Steeped in history, wine making differs from region to region, and because of this, the flavor differs from region to region, too. Wine first appeared in the world around 3000 B.C., according to historians, and since then winemakers have worked hard to create the perfect alcoholic beverage. What most wine drinkers don't know is what creates the wine flavors they love and enjoy, and how alcohol content plays a part in taste.
Wine gets its flavor from several sources. First and foremost, the types of grapes used will affect the flavor of wine. Grapes are affected by everything from the weather to the amount of sunlight they receive, and each variety differs in their sugar content and hardiness. California Chardonnay will have a completely different taste than a White Burgundy because of this.
Yeast also affects the way wine tastes; in fact, it might be the biggest contributing factor. Yeast is introduced to the grape juice to eat the sugars. During the process, yeast lets off carbon dioxide and alcohol. In some wines, the yeast will kill itself off before all the sugars are gone, leading to a sweeter wine. In other cases the yeast will dine on all of the sugars before dying off, leaving a dryer wine.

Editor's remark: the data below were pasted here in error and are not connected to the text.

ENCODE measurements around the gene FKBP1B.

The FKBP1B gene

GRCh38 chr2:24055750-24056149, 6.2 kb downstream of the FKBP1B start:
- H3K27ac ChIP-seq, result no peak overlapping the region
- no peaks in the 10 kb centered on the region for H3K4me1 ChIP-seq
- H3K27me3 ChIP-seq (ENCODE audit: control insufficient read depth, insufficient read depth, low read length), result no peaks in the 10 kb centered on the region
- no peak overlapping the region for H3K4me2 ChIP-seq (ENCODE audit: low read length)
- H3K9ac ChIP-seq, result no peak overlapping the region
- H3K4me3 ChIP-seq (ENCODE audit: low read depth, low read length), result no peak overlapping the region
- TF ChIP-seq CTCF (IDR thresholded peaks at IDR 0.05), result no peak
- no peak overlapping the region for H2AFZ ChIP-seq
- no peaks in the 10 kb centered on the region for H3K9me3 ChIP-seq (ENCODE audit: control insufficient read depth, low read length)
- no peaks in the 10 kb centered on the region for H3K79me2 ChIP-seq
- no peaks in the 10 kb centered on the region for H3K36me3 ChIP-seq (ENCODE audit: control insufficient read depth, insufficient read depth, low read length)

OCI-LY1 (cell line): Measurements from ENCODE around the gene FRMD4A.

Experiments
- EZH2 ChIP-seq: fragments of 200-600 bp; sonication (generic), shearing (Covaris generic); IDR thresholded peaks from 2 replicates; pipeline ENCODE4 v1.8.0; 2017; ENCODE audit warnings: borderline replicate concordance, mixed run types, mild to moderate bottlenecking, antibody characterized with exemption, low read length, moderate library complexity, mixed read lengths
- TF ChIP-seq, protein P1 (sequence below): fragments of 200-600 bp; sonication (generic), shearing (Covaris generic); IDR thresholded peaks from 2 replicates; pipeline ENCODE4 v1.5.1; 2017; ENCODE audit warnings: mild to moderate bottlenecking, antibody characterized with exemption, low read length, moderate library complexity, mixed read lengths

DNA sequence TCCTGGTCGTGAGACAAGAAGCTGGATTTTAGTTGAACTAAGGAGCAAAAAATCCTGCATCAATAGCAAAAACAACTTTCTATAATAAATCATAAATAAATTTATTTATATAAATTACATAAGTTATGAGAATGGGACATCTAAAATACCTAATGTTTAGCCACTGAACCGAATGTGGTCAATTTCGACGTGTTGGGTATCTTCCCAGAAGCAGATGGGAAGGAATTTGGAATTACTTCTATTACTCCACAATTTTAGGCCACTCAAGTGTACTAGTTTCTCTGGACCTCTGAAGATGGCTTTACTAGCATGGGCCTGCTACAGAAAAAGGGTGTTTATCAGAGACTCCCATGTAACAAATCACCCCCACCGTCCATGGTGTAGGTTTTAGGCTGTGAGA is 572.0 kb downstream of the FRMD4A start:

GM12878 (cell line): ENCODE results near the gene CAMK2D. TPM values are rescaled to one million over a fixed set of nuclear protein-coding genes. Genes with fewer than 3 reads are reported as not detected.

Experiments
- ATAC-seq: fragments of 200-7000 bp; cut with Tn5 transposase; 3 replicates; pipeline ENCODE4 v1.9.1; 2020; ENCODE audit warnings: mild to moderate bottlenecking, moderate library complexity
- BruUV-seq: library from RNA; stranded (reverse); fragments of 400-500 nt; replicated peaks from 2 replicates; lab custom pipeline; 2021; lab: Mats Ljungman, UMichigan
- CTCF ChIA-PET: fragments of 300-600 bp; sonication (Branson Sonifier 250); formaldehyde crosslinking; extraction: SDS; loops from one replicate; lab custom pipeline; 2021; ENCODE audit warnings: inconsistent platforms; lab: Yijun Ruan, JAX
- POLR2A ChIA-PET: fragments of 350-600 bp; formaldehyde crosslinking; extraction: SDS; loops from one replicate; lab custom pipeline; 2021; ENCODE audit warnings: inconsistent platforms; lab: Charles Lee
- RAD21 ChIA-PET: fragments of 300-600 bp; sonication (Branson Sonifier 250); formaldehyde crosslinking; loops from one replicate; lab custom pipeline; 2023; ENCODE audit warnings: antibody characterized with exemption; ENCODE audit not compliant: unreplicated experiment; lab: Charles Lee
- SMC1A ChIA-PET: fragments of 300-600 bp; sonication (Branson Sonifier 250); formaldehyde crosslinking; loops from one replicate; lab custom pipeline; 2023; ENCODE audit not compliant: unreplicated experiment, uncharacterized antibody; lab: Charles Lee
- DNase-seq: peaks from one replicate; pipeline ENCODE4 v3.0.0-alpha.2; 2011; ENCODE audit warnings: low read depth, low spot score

This is a tricky question because the answer is two-fold. In terms of actually having a taste, alcohol does not have one, at least not on its own. According to experts, alcohol does not trigger receptors on the tongue, therefore, it technically has no taste or smell.
So, if you are talking about purely taste from a scientific perspective, the percentage of alcohol in the wine doesn't affect the taste, but not so fast. Alcohol content will affect the bouquet of the wine, which then can affect the taste. A high-alcohol wine can stifle the bouquet of a wine, diminishing its fruity aromas, which can alter the taste. The process of getting a high alcohol content wine will also affect the taste of the beverage.
High alcohol content wine should be stored like other wines. It requires a cool, dark environment. All bottles should be stored on their sides to keep the cork moist, and they should be kept out of direct sunlight.
Whether you prefer a wine with a low alcohol level or a high one, you'll need someplace to store them properly. If you are out of room at home, contact the professionals at Park City Self Storage in Dallas. We'll be happy to help you find a storage solution to meet your needs.